By Patricia Brandstetter and Jonathan D. Grossberg
Final regulations, issued December 28, 2021 (TD 9959), significantly change longstanding principles for determining taxes eligible for the foreign tax credit. The regs limit creditability to foreign income taxes that largely conform to U.S. tax laws, including with respect to the sourcing of income, allowable deductions, and application of the arm’s-length principle. Tax treaties might preserve creditability in limited circumstances.
The new rules for creditability of foreign income taxes apply to foreign taxes paid or accrued in tax years beginning on or after December 28, 2021.
Observation: The Alliance for Competitive Taxation, a coalition of some of the biggest U.S. corporations, including Coca-Cola and Google, expressed concern as to whether Brazil’s income tax, or services and royalty withholding taxes imposed in countries including India and Mexico, are creditable under the final regs. Moreover, nonresident capital gains taxes imposed by many countries on the disposition of stock in a foreign entity may not be creditable.
New attribution requirement.
This requirement aims to ensure that destination-based taxes (such as digital services levies, which are based on a company’s digital, rather than physical, presence) aren’t creditable taxes, as they lack sufficient nexus to the taxing jurisdiction. The required connection between a creditable foreign income tax and the foreign jurisdiction imposing the tax depends on whether the tax is levied on residents or nonresidents of the taxing jurisdiction.
Tax levied on residents must meet arm’s-length requirement.
For residents of a foreign country imposing the tax, the regs require that any allocation made under the foreign country’s transfer pricing rules must be determined under arm’s-length principles, without taking into account as a significant factor the location of customers, users, or similar destination-based criteria.
Observation: Transfer pricing rules that are consistent with the arm’s-length standard under Code Sec. 482, or with the Organization for Economic Cooperation and Development’s Transfer Pricing Guidelines for Multinational Enterprises and Tax Administrations, will satisfy this requirement.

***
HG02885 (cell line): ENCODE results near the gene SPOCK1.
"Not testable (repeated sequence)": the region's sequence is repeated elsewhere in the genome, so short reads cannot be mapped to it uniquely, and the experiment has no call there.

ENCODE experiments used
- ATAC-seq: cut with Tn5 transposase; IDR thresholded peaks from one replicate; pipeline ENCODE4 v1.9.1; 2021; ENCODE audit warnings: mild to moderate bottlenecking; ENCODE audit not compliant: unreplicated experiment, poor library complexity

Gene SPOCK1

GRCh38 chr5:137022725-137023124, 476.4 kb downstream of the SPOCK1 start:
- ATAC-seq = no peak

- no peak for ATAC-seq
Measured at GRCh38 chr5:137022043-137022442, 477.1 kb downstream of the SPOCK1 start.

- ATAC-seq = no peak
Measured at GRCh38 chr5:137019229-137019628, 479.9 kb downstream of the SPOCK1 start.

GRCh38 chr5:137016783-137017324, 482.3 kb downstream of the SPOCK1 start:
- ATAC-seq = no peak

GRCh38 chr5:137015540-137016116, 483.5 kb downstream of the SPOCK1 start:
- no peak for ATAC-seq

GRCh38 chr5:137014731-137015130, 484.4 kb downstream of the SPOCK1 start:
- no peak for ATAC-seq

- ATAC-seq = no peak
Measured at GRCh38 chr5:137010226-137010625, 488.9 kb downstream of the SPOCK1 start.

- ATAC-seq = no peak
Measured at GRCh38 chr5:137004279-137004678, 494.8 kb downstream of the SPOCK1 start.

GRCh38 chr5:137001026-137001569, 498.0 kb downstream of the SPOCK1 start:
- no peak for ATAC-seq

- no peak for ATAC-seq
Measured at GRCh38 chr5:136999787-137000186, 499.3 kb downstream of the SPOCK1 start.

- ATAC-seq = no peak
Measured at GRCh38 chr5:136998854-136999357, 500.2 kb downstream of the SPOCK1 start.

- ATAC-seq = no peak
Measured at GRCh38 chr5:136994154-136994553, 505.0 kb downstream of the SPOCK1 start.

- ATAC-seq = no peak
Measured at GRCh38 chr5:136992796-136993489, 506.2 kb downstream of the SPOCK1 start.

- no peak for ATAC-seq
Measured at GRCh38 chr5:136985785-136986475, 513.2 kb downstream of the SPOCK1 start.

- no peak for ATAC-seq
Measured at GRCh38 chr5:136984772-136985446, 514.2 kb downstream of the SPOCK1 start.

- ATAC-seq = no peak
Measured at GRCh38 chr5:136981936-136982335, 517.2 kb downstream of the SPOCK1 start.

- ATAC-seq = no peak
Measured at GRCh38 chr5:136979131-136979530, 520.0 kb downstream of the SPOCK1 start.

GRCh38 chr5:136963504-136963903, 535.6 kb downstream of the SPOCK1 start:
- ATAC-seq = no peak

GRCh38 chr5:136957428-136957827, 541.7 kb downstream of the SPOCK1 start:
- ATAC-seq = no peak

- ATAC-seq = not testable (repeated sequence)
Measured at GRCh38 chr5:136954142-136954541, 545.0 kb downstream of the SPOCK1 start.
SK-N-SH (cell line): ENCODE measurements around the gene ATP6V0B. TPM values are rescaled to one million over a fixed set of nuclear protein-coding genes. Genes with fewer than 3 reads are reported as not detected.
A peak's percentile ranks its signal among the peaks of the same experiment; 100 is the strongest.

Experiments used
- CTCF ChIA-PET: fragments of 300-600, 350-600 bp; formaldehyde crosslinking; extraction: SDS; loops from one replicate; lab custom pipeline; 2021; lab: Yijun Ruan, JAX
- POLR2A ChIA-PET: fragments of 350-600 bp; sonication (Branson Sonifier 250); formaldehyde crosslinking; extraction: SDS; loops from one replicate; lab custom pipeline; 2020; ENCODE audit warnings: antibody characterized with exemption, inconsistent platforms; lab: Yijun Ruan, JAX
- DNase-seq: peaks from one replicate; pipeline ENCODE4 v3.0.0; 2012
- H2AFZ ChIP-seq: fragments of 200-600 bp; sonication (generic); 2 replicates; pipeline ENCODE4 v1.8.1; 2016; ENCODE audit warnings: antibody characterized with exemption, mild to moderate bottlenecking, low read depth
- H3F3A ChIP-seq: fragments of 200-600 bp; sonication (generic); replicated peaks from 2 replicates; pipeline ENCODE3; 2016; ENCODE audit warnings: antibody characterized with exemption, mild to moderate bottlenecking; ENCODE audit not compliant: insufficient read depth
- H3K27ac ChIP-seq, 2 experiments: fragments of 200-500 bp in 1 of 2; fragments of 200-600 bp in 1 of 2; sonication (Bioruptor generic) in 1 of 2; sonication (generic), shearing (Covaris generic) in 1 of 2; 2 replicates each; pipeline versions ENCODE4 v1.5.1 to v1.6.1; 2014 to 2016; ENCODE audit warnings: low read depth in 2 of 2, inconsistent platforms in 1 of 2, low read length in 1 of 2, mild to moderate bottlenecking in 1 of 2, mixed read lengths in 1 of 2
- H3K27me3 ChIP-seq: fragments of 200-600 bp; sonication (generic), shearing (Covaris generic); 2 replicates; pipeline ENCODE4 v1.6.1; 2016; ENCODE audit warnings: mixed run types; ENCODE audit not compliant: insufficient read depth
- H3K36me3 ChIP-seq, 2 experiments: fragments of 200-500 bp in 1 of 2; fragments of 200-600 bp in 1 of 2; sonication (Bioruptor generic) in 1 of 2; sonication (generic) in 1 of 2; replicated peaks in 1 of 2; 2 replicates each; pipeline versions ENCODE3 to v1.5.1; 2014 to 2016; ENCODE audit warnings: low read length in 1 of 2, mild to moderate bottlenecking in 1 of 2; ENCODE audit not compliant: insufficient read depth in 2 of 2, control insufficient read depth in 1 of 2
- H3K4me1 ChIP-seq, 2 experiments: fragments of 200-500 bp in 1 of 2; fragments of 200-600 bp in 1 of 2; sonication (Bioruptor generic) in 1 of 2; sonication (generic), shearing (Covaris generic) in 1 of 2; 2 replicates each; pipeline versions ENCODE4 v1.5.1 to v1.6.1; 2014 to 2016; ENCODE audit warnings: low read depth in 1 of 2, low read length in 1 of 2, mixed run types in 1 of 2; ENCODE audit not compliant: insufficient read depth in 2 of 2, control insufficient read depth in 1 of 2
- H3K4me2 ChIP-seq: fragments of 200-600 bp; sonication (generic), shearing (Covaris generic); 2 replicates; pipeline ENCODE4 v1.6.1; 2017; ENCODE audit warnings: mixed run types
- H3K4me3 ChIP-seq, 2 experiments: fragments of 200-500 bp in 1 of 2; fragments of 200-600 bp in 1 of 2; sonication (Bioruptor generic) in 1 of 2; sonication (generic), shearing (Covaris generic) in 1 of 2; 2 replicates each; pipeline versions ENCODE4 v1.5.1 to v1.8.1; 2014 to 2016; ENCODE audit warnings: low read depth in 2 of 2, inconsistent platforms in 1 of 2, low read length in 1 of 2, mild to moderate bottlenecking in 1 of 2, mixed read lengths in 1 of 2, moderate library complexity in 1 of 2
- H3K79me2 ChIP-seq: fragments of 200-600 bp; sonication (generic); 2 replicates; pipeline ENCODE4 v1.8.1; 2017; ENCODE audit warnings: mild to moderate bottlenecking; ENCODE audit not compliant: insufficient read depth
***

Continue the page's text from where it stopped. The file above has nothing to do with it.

Caution: It is irrelevant whether taxpayers apply arm’s-length principles in their transactions or even engage in related-party transactions. Creditability is denied where the foreign country’s transfer pricing rules, as generally applicable to all taxpayers, don’t adopt arm’s-length principles, or where those rules use destination-based criteria.
Tax levied on nonresidents must meet requirements that depend on whether it is based on activities, source, or situs.
For a foreign tax based on activities to be creditable, gross receipts and cost must be attributable, based on reasonable principles, to the nonresident’s activities in the foreign country, including functions, assets, and risks. The tax may not be based merely on the location of customers, users, or similar destination-based criteria.
For a foreign tax based on income arising from sources within the foreign country, the regs require that foreign tax laws be reasonably similar to U.S. sourcing rules. Services income must be taxed where the services are performed, not where the recipient is located. Royalty income must be sourced to the place of use or right of use.
Foreign taxes based on situs (the location of property) must be reasonably similar to U.S. rules and may be levied only on
- Gains on the disposition of real property located in the foreign country (or of an interest in an entity that resides in the foreign country and owns real property there), and